I took all this money that I was making and I started to invest in more mentors. I can remember signing up to Tony Robbins' platinum program. I can remember business mastery in London with Tony, and I walked up to him with a lot of pain in my eyes because I'm still just not the person I want to be. I was like, I talked to him, and he said, "Simon, when you go to India, that will be ripped out of you. That shit will be ripped out of you."

I went on to an India trip with Tony, and that's where I started to deepen my meditation practice and started to work on my mind more, and understand ... Really, in India, I really saw that there's so much that we don't know or understand. I had these out of body experiences. I did this energy work, and my whole body moved without someone touching me. What the hell is going on? It was actually at that event in India, where Tony had talked about depression and he recommended to a guy to get a dog. I actually didn't like dogs at the time. I thought to myself, "I don't want to clear up poop. I've got no interest in dogs." He told this guy to get a dog for his depression. That planted a seed in my head around Buddha, who's here now, who I then ended up getting through a relationship that I was in. Hello, boy. He's right here next to me. Atta boy.

I came back from India with Tony, and you know, I really started to get hugely into meditation and mindset. I really started to understand my thoughts, my belief system, my whole identity of who I was being. Not just Tony, but all the other people I invested in, I was just committed to my own personal growth, to go deep and to look at myself. I know for a lot of guys, they don't want to put their hands up and have to ask for help. I was always putting my hand up going, "Hey. I need this sorted out." Any challenge that came up for me, I was like, "I need to do the work. I've got to do the work on myself." What happened is, when I did the work on myself, my business started to grow because I started to believe in myself more. My self worth went up.

One of my big dreams, because when I was back at school, someone wrote in my folder, "Hey, you're going to be the next Richard Branson." One of my dreams was to meet Richard. I got that opportunity in April two or three years ago, before the thing happened with Necker and the storm and everything. That's another story. I was on Necker Island with Richard Branson, met him, found myself in a hot tub with Richard. Even at that time, on Necker Island, I ran alongside Richard Branson and had a conversation with him, and I've never actually shared this story. In fact, there's a lot of this story that I've never shared. I got so wasted on that event with Richard, that the organizer of that event emailed me and told me how that someone had mentioned something about me and we needed to have a conversation. I felt sick. It was at that point I was like, "There's still stuff that I've got to work on," bearing in mind I've worked on myself. I've worked on myself. I've dealt with a lot of the pains that I was in, but there was still a lot of work to do. I was still drinking alcohol and getting absolutely wasted. Why? I was still smoking and doing a little bit of drugs.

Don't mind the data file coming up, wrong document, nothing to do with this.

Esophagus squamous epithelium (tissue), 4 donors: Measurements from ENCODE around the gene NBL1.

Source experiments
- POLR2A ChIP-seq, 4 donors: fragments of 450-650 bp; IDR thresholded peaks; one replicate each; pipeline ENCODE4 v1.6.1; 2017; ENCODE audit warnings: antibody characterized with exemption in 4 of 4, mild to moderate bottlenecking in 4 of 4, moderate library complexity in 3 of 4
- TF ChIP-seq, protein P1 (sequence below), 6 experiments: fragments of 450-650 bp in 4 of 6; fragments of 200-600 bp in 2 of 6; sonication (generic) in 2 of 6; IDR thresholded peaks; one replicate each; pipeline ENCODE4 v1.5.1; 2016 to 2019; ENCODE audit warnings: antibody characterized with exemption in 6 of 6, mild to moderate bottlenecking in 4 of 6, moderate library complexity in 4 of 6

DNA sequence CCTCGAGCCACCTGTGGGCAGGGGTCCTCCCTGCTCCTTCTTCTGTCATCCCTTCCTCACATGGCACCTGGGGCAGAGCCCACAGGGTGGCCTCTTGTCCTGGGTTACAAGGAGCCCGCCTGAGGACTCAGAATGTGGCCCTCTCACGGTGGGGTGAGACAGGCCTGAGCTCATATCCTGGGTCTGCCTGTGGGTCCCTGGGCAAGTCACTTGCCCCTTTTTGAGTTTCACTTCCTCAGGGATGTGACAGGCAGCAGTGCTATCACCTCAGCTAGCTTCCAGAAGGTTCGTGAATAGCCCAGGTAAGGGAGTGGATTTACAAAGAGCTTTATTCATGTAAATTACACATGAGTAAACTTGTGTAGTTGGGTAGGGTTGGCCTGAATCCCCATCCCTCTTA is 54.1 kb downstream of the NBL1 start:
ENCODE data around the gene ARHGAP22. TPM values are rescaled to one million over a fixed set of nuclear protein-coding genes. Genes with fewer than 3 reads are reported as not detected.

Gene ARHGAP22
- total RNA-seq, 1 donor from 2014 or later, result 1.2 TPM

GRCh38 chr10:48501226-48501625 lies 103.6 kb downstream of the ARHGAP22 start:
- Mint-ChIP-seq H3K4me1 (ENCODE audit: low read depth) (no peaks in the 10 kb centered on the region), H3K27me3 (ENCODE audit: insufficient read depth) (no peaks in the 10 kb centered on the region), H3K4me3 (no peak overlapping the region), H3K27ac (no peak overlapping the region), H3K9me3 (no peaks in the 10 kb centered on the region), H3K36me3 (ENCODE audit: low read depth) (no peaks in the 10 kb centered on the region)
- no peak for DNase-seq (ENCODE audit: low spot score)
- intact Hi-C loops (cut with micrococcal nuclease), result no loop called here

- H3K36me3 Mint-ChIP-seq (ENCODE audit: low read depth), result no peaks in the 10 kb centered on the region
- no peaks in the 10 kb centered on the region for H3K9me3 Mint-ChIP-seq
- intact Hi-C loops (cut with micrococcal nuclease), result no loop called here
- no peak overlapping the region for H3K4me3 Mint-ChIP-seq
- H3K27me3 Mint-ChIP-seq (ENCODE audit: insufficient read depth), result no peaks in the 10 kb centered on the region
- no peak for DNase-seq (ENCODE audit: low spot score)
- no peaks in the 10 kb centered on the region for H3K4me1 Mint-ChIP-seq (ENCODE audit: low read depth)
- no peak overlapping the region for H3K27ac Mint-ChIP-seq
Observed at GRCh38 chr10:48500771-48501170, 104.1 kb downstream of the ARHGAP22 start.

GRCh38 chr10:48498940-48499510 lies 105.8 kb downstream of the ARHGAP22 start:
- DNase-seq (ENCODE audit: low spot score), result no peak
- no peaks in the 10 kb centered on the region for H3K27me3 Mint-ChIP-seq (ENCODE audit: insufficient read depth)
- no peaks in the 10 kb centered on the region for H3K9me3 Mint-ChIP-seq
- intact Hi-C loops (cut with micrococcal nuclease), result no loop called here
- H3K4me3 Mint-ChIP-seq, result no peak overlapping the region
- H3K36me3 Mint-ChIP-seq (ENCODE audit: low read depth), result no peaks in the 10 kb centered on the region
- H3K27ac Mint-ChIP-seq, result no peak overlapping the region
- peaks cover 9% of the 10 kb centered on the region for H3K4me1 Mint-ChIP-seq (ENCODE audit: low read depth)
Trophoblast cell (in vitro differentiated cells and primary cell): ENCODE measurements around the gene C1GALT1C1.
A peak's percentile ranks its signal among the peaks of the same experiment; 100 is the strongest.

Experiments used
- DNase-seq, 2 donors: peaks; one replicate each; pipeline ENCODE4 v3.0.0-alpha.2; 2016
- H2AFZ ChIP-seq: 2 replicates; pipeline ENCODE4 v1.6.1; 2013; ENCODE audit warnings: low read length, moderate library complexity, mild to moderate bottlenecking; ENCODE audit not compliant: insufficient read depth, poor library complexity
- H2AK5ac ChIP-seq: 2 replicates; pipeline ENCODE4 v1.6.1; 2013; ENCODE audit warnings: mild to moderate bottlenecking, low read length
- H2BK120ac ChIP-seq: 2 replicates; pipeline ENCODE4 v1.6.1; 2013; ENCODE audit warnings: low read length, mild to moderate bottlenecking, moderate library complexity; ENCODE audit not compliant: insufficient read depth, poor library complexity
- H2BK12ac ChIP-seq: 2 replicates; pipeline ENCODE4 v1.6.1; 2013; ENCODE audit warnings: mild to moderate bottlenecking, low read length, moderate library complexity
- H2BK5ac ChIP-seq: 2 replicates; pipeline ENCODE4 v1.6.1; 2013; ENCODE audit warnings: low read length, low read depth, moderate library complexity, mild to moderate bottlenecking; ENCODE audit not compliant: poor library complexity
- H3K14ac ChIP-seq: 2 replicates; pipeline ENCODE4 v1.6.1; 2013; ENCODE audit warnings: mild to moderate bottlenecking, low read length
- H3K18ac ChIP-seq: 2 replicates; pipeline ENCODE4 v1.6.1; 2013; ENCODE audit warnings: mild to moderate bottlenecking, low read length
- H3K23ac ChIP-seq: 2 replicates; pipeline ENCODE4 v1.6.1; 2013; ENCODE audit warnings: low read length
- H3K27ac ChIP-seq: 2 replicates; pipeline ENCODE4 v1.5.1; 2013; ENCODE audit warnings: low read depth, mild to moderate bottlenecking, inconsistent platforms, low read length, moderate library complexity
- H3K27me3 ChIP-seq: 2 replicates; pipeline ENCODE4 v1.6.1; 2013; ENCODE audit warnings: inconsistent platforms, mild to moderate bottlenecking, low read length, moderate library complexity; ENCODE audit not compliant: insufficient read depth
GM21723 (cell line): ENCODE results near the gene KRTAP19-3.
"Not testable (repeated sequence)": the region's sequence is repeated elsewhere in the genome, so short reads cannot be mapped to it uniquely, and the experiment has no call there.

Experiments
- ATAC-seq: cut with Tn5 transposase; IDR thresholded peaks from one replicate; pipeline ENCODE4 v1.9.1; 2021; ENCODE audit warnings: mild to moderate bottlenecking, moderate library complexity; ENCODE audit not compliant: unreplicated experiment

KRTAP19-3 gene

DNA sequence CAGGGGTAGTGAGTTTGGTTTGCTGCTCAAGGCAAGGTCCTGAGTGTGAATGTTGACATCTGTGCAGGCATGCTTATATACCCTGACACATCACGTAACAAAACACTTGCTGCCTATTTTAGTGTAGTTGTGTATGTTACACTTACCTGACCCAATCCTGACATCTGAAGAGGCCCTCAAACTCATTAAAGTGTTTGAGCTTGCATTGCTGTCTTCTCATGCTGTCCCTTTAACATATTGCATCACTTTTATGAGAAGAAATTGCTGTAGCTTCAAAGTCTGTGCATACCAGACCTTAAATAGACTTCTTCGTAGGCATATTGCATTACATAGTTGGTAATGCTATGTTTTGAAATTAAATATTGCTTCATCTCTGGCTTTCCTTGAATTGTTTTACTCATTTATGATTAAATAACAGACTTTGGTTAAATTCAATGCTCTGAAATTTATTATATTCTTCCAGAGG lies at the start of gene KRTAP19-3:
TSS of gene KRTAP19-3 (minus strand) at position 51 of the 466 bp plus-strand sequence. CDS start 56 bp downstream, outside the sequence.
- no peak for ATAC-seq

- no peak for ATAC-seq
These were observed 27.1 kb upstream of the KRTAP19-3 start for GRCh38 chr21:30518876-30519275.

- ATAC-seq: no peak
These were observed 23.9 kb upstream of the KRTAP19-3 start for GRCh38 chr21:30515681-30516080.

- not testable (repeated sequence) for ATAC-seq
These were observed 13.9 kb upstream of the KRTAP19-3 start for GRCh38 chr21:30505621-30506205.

It was that point, after that trip to Necker Island with Richard, that I decided I wanted to move to America. I can remember I was living in the UK. I was actually in Wales. I sat down and I was like, "Why haven't I moved to America yet?" I had a big desire, and I had two fears. One of driving on the other side of the road, and another one of I'm not going to be able to get a visa. These were just stories that I'd created that were stopping me from taking this leap that I desired. In that trip that I made, it was just two days to go away to a hotel to just spend time with myself, I turned that dream into a decision. I turned a dream of moving to America into a decision of, "I am moving to America." I truly believe that turning a dream and making a decision that you're going to do it shifts your energy to actually finding out what to do.

Within a year of making that decision, I was in America. I found a lawyer. I found out what to do, the visa to get, how much money I needed to put into the business, and within 12 months I was in America. In fact everything that I put on my vision board in 2013, including the car, the home that I wanted, the relationship with my sister and my mom that I wanted to reignite, it all actually came true and some of those stories I'm going to share with you.

One of the things ... I moved to America. One of the things that I wanted to do was really sort out this smoking, this drinking and this other stuff, because the whole situation with Richard ... and Richard actually wasn't there in that scenario, so just to be clear. It was a party. Richard was there. We spent time with him in the day. Then I got wasted in the evening. When I moved to America, I was like, "I need to really sort this out."

I started to learn, through some different people, about these different plant medicines. I think kambo, which is basically this frog that gets stretched out and then they put the venom on your shoulder and burn holes in your arms, and then your body shuts down, and through that, I discovered something called ayahuasca, which is a plant medicine, and you can drink it. You can actually do it all over the world, but it originates from Peru. I went to Peru and I spent four days in the Amazon. For some of you who are listening to this, it's probably going to sound weird, but if you study plant medicines, it's incredible, absolutely incredible.